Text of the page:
But most of the established players regarded Coleman's departures from bebop with skepticism at best. Roy Eldridge told Hentoff in The Jazz Life:

I listened to Coleman high, and I listened to him cold sober. 1 even played with him. I think he's jiving, baby. He's putting everybody on. They start out with a nice lead-off figure, but then they go off into outer space. They disregard the chords and they play odd numbers of bars. I can't follow them. I even listened to him with Paul Chambers, Miles Davis' bass player, "you—you're younger than me—can you follow Ornette?" Paul said he couldn't either.
Thelonious Monk, once stigmatized as a far-out cultist, sounded a lofty note of orthodoxy when he told Hentoff, "there's nothing beautiful in what he's playing. He's just playing loud and slurring his notes. Anybody can do that... 1 think he has a gang of potential though, but he's not all they say he is right now." (Hentoff 1975.) Leonard Feather's down beat "Blindfold Tests" drew similar responses when Ornette first burst on the scene:

Charlie Byrd: (1960) "Coleman's a sweet and sincere guy... but I resent his being touted as a great saxophonist ... as for people making an analogy of Parker and Coleman, that's kind of ridiculous."

Andre Previn: (1961)".. . an unmitigated bore . . . turning your back on any tradition is anarchy."

Benny Carter: "From the very first note he's miserably out of tune."

Miles Davis: "Hell, just listen to what he writes and how he plays. If you're talking psychologically, the man is all screwed up inside."

Alto saxist Paul Desmond told Gene Lees that "listening to Ornette is like being imprisoned in a room painted red with your eyes pinned open."

Coleman's painful struggle for acceptance and the barest livelihood is well covered in A. B. Spellman's Black Music: Four Lives. A native of Fort Worth, he toured the Southwest territory with rhythm 'n' blues bands that left a lasting mark on his urgent style. For all his drastic departures from tradition, Ornette, claim his advocates, remains basically a blues-man. By the late 1940s he was already forming the eccentric, unpredictable style that aroused the anger of fellow bandsmen. Leaders fired him or paid him not to play. Tenor sax giant Dexter Gordon rudely ordered him off the bandstand. He supported himself, poorly, with a succession of menial daytime jobs—the kind that jazzmen call "slaves." These humiliations were compounded by ugly brushes with racial violence that left him guarded and touchy but no less determined to follow his own bent. Moving to Los Angeles, Coleman began to attract a coterie of young players like the dextrous drummer, Ed Blackwell, who told Spellman:

Ornette sounded a lot like Parker back then, and he was still hung up with one-two-three-four time. I had been experimenting with different kinds of time and cadences . . . Ornette's sound was changing too, and a lot of musicians used to think he played out of tune. He never used to play the same thing twice, which made a lot of guys think that he didn't know how to play.

Coleman's first break came in 1958 when Lester Koenig, producer of the Los Angeles jazz label, Contemporary, gave him his first record date, Something Else! (Contemporary S7551) with Don Cherry on trumpet, Walter Norris on piano, Don Payne on bass, and Billy Higgins on drums. For all the fuss this record kicked up, its departures from standard bebop hardly seem radical compared to the records Coleman was to make within a few years. The instrumentation and basic structure of Angel Voice was similar to the Bird's Nest of Parker a decade earlier. Both pieces are based on I Got Rhythm; both begin and end with trumpet and alto sax unison statements of a "head" that sandwich a succession of solos. Coleman's pianist and bassist are still working along conventional bebop lines. What is most striking about Something Else!, besides Coleman's slide-whistle conception of pitch, is the originality of compositions like Invisible and The Disguise.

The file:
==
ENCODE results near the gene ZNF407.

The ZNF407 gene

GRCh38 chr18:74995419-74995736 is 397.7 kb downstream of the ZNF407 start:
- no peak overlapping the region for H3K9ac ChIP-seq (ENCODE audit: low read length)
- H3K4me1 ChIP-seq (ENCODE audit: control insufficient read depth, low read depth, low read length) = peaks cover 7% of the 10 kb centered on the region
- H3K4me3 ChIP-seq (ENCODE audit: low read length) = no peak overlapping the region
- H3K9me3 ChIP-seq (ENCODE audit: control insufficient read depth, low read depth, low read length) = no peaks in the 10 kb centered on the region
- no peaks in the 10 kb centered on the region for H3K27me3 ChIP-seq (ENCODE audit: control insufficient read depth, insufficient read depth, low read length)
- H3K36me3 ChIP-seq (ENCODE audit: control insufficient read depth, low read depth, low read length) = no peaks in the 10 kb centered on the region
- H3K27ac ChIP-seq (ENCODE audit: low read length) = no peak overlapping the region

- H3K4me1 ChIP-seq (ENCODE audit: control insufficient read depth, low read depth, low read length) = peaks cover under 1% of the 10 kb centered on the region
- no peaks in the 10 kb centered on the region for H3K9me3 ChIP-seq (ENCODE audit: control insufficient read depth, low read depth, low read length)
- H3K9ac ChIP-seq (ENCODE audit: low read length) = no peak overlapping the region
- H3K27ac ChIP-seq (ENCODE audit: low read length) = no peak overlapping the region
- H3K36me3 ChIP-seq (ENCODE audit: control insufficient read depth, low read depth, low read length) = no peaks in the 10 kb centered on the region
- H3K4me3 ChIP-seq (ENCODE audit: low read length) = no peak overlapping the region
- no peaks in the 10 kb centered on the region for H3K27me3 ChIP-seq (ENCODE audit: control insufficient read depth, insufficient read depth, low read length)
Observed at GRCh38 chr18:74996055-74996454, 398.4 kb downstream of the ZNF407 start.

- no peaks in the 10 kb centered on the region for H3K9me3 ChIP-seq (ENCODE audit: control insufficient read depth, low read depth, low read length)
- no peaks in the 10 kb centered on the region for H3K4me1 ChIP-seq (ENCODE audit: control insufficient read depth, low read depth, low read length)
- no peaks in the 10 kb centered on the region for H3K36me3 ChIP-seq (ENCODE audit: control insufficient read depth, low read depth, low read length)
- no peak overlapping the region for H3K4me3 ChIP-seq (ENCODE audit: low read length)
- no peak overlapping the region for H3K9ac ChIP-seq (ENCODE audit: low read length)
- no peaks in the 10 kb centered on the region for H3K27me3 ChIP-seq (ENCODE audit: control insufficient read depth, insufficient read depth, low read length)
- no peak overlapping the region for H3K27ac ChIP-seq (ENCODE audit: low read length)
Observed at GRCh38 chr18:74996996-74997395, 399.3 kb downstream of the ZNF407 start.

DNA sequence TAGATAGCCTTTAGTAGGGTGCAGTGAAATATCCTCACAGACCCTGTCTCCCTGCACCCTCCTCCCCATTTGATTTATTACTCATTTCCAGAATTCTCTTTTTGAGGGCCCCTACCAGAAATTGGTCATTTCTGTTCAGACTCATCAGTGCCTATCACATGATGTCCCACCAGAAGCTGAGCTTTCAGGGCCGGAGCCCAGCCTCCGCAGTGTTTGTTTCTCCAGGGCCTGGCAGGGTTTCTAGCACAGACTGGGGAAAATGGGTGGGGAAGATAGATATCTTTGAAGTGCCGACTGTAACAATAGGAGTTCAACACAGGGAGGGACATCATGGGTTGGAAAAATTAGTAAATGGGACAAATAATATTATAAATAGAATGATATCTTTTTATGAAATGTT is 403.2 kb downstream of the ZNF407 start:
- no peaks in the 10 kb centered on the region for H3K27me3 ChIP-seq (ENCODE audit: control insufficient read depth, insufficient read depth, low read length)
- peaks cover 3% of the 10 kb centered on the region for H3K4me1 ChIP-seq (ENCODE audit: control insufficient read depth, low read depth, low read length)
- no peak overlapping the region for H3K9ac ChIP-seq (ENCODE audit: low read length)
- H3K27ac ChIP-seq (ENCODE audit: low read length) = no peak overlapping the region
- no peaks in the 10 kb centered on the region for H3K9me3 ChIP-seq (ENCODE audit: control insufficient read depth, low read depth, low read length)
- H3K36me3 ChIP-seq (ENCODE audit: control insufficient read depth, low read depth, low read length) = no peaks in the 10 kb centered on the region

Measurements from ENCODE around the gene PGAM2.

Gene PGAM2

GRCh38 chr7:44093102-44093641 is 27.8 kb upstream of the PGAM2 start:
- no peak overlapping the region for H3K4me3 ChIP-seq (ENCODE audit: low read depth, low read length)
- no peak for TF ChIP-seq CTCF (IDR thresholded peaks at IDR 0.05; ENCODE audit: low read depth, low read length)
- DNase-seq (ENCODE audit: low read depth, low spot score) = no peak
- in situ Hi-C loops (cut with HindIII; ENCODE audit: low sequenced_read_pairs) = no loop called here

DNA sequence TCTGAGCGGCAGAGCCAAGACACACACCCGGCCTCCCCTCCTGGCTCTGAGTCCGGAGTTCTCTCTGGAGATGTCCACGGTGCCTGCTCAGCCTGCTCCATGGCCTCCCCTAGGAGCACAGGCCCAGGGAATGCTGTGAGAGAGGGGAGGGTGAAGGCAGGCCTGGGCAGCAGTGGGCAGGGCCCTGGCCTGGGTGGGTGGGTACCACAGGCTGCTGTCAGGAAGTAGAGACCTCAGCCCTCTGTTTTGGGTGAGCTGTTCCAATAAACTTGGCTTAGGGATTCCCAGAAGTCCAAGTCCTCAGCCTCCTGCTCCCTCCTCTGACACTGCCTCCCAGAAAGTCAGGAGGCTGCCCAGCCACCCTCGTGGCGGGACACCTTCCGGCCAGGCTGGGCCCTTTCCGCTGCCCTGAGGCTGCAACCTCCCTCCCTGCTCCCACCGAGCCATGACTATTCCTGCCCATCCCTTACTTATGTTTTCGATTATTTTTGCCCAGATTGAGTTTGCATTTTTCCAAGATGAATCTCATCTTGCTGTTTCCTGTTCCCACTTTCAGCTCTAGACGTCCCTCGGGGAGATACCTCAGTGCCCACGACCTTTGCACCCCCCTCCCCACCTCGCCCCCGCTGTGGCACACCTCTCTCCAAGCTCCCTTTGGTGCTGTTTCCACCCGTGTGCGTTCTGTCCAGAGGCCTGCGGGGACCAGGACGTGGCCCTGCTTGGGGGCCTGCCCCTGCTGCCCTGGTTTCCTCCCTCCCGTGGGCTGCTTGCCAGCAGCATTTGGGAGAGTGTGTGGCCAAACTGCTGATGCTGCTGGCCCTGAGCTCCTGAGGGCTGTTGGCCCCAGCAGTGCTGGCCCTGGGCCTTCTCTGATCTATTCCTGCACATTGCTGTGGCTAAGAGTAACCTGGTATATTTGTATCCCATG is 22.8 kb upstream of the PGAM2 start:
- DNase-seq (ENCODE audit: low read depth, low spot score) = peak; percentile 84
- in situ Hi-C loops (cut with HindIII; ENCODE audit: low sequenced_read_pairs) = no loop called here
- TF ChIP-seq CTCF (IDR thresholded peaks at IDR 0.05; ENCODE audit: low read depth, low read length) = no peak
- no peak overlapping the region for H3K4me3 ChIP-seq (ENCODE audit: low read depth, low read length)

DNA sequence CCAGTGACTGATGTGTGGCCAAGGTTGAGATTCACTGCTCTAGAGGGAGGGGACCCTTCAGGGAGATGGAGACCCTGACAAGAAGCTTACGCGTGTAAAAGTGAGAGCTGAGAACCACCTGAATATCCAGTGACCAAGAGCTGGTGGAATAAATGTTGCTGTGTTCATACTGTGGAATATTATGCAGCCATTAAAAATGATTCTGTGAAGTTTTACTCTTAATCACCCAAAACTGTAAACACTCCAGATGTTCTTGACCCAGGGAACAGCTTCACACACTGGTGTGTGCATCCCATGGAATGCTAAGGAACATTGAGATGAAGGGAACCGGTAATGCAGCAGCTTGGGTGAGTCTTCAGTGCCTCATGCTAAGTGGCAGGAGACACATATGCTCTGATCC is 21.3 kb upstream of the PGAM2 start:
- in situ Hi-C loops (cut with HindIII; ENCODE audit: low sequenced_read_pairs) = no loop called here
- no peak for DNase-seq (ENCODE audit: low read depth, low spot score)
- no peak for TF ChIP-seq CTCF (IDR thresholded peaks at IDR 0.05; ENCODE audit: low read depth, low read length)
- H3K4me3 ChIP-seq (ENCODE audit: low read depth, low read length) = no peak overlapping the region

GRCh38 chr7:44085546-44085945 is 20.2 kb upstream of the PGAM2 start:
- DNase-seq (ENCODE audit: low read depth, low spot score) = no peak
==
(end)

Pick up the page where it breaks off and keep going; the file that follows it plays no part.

Coleman soon made drastic changes in his group to urge it closer to the "free" concept he had been hearing all along. Though the pianoless quartet did not originate with him, Coleman's exclusion of a keyboard instrument was grounded on a different rationale than Gerry Mulligan's. His playing, and that of his disciples, was freeing itself from the pianistic "prison" of the chromatic scale in order to explore off-pitch notes and quarter tones, common in African and other ethnic musics, that would clash with a "properly" tuned keyboard. "There are some intervals," said Coleman, "that carry the human quality if you play them in the right pitch. I don't care how many intervals a person can play on an instrument; you can always reach into the human sound of a voice on your horn if you're actually hearing and trying to express the warmth of the human voice." (Spellman, Black Music.) Coleman's most gifted followers—Coltrane, Dolphy, and Kirk—adapted his notion of "crying" through a horn.

The absence of a piano also helped to free Coleman and his group from improvising on chord progressions. Coleman told Nat Hentoff,

What I'm trying to do is to make my playing as free as I can. The creation of music is—or should be—as natural as breathing. ... Jazz is growing up. It's not a cutting contest anymore . . . if you put a conventional chord under my note, you limit the number of choices I have for my next note. If you do not, my melody may move freely in a far greater choice of directions. (Liner notes, The Best of Ornette Coleman, Atlantic SD 1558.)

Coleman's discovery of bassist Charlie Haden proved a major breakthrough; at last he had found the "free" bassist he sought all along. Coleman instructed the flexible, receptive Haden to

forget about changes in key and just play within the range of the idea.... so after a while of playing with me it just became the natural thing for Charlie to do ... it doesn't mean because you put an F7 (chord) down for the bass player he's going to choose the best notes in the F7 to express what you're doing. But if he's allowed to use any note that he hears to express F7. then that note's going to be right because he hears it, not because he read it off the page. (Spellman, Black Music.)